A short train ride (that’s 2h short) from Taipei lies Taroko Gorge, a stunning river-cut gorge with marble walls. To get across Taiwan’s mountainous terrain, the engineers had to cut holes in several mountains. Big ones, too, not some pansy little hills–these are massive mountains, and the tunnels are many kilometers long. After all these tunnels, the train emerges to Hualien, a small city on the eastern coast of Taiwan. One interesting feature of Hualien is the Air Force base: there is a tunnel going into the side of a mountain, where the planes are kept in case of an attack by China. This way the planes are safe, ready for a retaliatory strike.
Our (fantastic!) taxi driver, Mr. Wu, met us at the train station and took us north through Hualien and then west into the Gorge. After a brief stop at the tourist information center, we headed up windy roads into the gorge itself.
On to the photos. I haven’t played with the colors, so you can see what this beautiful location really looks like to the eye. Here’s a typical view down the gorge:
Where the river turns there is a face in the rock. The mouth is just at water level, with the nose sticking out to the left. As my friend Matt cleverly pointed out, the rocks are washed clean where the high water level is. Obviously when we were there, it wasn’t during spring snowmelt or a typhoon.
Here’s an image of what the rock walls of the gorge look like up close, visible from one of the many trails just off the road:
The river water must have a lot of minerals dissolved in it to look this color:
It’s also fantastic to see what nature can do. As you may know, Taiwan is an active earthquake area, and these quakes knock loose a lot of rocks. At one point you can see the old road (before an improved road was laid with more tunnels), with fallen boulders the size of trucks in the middle of it. Here you see a rockfall by the Nine Turns trail:
There’s a reason for the hard hats they hand out, although I’m not sure they’ll help against a rockfall of this size. I heard a tourist was killed by a rock a few weeks before we were there–a child who had taken off his hard hat. If you’re there with kids, make sure they follow the safety rules, and stay close to the wall.
Here’s another interesting scene. Unfortunately this bridge wasn’t open to the public, as I would have loved to walk across!
Mr. Wu took us up the winding roads and stopped at each attraction or viewing area. At the end of the day, we had also hiked for a couple of hours, including a fantastic trip up a mountainside next to what looked like a temple. We were told it was a memorial for workers that died building the roads and tunnels through the Taroko Gorge area.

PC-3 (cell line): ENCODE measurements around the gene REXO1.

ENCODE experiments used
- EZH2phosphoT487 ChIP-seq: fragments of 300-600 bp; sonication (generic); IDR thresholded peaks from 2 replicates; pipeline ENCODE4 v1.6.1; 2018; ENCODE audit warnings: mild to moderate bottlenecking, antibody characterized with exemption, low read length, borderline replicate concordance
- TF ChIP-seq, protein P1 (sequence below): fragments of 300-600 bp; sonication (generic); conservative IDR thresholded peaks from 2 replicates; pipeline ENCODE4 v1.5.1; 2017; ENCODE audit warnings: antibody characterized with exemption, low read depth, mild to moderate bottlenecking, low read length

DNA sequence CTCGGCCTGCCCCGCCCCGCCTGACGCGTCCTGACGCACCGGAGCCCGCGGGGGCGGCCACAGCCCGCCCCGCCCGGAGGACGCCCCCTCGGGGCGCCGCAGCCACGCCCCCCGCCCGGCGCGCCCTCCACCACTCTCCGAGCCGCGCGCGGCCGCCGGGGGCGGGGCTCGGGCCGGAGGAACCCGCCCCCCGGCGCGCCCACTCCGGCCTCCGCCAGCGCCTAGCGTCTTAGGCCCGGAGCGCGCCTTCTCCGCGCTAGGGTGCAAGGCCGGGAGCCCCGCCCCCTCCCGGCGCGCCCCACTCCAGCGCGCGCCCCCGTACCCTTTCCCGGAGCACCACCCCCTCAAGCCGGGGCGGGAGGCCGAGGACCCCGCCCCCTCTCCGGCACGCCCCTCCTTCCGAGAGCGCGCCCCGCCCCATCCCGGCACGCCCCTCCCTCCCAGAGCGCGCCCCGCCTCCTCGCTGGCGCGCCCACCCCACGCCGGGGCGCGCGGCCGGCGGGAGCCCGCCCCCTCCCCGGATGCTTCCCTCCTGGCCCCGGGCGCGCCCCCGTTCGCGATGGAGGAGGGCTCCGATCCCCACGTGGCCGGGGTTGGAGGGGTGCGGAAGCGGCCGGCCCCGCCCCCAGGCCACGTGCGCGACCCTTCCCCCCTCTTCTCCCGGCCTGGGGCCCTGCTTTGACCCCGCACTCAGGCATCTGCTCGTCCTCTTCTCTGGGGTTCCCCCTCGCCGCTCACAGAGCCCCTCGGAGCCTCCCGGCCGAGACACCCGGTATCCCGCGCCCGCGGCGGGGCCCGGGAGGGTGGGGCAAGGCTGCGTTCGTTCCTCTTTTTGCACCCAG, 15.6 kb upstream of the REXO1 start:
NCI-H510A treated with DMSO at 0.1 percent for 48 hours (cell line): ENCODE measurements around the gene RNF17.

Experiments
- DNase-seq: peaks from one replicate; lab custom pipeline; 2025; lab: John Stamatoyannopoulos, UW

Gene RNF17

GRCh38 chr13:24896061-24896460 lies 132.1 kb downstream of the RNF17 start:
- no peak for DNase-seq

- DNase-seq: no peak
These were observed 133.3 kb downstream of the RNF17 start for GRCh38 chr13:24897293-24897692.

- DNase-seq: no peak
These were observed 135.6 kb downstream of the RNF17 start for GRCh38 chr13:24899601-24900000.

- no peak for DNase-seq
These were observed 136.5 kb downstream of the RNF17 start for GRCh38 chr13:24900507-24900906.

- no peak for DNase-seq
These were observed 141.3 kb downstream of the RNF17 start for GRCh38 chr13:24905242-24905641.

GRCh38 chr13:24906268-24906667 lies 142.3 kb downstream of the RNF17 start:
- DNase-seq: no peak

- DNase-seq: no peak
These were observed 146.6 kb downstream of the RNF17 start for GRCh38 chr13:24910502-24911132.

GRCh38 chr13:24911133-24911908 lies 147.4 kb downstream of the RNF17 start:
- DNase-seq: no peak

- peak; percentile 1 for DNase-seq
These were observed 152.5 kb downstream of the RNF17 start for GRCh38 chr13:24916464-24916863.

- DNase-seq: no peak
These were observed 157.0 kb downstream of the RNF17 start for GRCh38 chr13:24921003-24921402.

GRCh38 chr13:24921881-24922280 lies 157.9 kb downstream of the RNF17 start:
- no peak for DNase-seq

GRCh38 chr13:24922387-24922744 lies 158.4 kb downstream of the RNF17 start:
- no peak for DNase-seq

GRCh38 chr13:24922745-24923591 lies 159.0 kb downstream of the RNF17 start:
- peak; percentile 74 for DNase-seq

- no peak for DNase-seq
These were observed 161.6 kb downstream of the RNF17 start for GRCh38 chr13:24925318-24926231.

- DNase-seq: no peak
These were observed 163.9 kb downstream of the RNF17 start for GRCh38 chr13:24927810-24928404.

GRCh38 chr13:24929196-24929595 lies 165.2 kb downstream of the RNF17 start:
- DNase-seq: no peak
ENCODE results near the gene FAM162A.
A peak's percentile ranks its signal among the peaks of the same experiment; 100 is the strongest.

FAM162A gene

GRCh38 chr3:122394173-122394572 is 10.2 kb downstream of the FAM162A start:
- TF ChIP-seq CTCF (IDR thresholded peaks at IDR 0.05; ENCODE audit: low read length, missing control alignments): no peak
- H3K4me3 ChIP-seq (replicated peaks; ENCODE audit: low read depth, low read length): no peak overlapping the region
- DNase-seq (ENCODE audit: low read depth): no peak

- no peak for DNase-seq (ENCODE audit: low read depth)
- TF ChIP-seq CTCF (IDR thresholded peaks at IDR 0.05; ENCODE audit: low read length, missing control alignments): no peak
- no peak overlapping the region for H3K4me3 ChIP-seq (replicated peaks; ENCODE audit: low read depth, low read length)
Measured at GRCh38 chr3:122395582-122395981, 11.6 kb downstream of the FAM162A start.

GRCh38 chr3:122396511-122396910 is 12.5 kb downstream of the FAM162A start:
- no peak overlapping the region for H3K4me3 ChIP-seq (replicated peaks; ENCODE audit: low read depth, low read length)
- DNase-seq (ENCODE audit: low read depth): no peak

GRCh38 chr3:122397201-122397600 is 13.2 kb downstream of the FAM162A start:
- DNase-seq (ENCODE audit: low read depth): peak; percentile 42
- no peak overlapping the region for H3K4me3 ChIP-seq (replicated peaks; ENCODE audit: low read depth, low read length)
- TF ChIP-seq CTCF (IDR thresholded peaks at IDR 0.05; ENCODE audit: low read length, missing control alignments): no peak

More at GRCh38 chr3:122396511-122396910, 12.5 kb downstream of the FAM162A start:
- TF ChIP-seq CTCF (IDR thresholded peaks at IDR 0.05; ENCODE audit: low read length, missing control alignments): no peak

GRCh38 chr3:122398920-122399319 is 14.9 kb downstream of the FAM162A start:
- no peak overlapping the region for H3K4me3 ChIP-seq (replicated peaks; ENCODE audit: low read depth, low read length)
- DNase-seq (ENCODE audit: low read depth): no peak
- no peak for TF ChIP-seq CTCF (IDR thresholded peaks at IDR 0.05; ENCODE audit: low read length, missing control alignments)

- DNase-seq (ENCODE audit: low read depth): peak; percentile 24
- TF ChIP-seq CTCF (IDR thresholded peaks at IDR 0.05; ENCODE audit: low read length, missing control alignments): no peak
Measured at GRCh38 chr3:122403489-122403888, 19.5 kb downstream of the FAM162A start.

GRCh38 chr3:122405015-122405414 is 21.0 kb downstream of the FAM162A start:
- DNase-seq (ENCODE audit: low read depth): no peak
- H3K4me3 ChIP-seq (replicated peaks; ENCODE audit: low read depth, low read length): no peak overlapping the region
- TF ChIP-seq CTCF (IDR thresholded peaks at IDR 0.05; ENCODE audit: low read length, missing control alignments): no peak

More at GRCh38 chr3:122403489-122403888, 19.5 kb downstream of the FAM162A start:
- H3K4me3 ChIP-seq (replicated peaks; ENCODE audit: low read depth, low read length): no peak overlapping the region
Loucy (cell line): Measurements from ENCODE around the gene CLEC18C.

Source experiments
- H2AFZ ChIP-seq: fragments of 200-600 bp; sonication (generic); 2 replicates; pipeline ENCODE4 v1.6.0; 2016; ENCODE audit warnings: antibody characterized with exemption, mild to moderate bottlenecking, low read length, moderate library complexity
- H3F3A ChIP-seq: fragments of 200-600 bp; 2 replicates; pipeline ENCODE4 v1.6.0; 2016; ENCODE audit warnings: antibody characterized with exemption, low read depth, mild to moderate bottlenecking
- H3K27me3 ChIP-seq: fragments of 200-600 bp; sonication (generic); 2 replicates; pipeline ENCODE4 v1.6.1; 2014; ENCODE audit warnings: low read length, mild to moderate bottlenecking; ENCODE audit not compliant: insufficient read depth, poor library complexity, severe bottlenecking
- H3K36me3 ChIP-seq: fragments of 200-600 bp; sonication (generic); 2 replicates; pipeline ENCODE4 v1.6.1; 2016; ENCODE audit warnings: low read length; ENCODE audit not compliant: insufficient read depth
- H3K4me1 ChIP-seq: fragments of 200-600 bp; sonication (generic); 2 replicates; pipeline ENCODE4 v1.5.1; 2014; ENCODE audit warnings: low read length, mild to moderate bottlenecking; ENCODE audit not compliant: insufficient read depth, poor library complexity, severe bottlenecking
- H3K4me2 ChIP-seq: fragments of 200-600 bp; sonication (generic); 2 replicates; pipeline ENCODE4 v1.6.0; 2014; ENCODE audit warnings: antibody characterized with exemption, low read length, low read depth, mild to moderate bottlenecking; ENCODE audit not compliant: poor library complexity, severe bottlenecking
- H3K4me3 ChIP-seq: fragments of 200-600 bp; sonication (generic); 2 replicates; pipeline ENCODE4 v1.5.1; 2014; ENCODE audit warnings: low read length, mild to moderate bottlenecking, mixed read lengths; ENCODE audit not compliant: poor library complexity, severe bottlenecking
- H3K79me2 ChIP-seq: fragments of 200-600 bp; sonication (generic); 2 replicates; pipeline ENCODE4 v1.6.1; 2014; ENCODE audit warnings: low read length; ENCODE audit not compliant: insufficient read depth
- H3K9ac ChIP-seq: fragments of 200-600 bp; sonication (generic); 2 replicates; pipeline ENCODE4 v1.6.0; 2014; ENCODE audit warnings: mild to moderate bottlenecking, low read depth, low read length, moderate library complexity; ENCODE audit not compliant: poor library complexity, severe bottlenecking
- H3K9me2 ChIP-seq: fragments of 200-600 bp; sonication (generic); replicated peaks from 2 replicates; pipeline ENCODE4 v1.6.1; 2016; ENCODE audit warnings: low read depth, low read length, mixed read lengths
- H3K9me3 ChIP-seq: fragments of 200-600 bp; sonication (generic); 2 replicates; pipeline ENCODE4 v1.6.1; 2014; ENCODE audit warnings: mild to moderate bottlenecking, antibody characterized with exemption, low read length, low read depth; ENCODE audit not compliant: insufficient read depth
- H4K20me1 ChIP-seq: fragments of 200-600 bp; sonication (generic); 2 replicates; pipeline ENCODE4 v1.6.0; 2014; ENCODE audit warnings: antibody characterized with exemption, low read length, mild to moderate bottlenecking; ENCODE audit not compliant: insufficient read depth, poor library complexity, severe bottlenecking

Finally, Mr. Wu let us off in downtown Hualien. I have to send a shout out to him; his English is very good and he picked a fantastic aboriginal Taiwanese restaurant for lunch. As I write, he is probably flying people out from typhoon-stricken areas of Taiwan in his “day job” as a helicopter rescue pilot!
In coastal Hualien, we looked around for a restaurant for dinner, focusing on seafood. I saw a city-block-sized covered area with the traditional red lanterns hanging beside it, signifying “restaurant.” Anything that big in a non-tourist town has GOT to be good. We tried it out, and were treated to a fantastic feast. Note: there was not a single English sign or menu, but a very nice local helped us figure out what to order. The sushi was excellent. The salmon was excellent. The Kung Pao chicken was the best I’ve ever had. And of course, the Taiwan Beer was flowing freely.
Here’s what I could find on the web about the restaurant (based on the phone number on the sign in my photo). I don’t speak Chinese, but if you print it out I’m sure any Hualien taxi driver could find it. http://twhl.inbegin.com/html/front/bin/ptdetail.phtml?Part=chfood0025 If you can find this restaurant, by all means, go there! Just point to what you want in the tanks, they should be able to grill it up to super-tasty perfection.
Getting to Taroko Gorge:
Here’s where it gets tricky. We had fantastic travel arrangements from Taipei through a friend, Kirsten (THANKS!). I recommend that if you don’t know Chinese, you find a reputable travel agent to book your train tickets (express train if possible) and a taxi to meet you at the train station. I’m sure there are other ways to do it as well, with tour groups, your own rental car (if you know some Chinese), and so on. Any way you choose to do it, you’ll visit one of the most amazing natural sights in Taiwan. Just drive up the road through Taroko Gorge and stop at each viewing point / parking lot along the gorge road for fantastic views and short hikes.
Link to Taroko National Park.
Thanks for reading, and hope to see you here again! If you wish to follow via email or RSS, you can subscribe with the orange buttons in the left sidebar.